Think mortgage rates are high now? Let's look back to the 80s when rates were in double digits! The average 30-year rate in Oct of 81 was over 18% --down from 19% the prior month. Keep in mind that this average mortgage rate was based on a survey of conventional home purchase loans for borrowers who put 20% down and had excellent credit. Many homebuyers at that time paid even more.
In comparison, this week's 30-year fixed-rate mortgage averaged 6.33%, down from 6.49% the week before, according to Freddie Mac. While this is a 3% jump from just a few months ago, today's interest rates are still, historically speaking, relatively low.
While home prices were reasonably moderate in the 80s, large down payments (averaging 24%) and ultra-high rates made homeownership challenging --even more so than it currently is.
Surprised? Let's look deeper into why home affordability is better now than in the 80s and double-digit rates.
In October 1981, the average home cost was about $70,000, and the average take-home pay was $870 monthly. Now, considering the month's rate at 18.45% that month, we're looking at a mortgage payment that took up about 55% of the median income.
Let's look at how it breaks down in October of '86 when that average rate had dropped to 9.97%, but the typical home cost increased to over $91,000. The monthly mortgage payment decreased to $640, taking up just 30% of the median income.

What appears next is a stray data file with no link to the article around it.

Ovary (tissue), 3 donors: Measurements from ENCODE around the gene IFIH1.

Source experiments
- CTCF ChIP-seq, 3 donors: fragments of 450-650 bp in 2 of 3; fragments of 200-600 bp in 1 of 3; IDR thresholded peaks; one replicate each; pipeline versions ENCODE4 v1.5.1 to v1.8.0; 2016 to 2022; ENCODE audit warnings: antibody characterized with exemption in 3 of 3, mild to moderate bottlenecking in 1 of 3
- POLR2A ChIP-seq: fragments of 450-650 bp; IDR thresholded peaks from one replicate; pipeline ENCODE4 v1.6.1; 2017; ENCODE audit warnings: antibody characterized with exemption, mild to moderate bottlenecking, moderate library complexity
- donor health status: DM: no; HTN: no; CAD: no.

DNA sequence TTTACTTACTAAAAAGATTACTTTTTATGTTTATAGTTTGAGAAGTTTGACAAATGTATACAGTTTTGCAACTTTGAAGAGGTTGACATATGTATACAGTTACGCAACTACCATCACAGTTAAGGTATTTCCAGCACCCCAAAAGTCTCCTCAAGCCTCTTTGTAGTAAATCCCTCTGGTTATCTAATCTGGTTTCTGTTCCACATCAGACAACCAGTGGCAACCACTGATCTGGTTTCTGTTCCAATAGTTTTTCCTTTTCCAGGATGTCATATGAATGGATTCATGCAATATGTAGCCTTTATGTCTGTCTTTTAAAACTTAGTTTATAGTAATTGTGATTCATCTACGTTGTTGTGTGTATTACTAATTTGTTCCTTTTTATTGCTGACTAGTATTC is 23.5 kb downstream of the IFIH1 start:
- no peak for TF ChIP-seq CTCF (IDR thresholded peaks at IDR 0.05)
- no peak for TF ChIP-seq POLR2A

Considering the average home price of about $435,000 and mortgage rates over 6%, we're looking at a monthly payment hovering just over $2,000 or about 36% of the median monthly income.
One of the main drivers of high-interest rates in the 80s was the lack of available credit. This made it more difficult and costly for buyers to secure a mortgage, triggering banks to charge higher rates for taking on the risk.
But today, mortgages are often bundled and sold into investment products. This secondary market makes it less risky and more profitable for lenders, allowing them to provide more loans and offer lower interest rates.
And with GSEs expanding their underwriting and credit assessment requirements, homebuyers who had been previously shut out can now enter the housing market, purchasing a home at a historically low rate and improved affordability.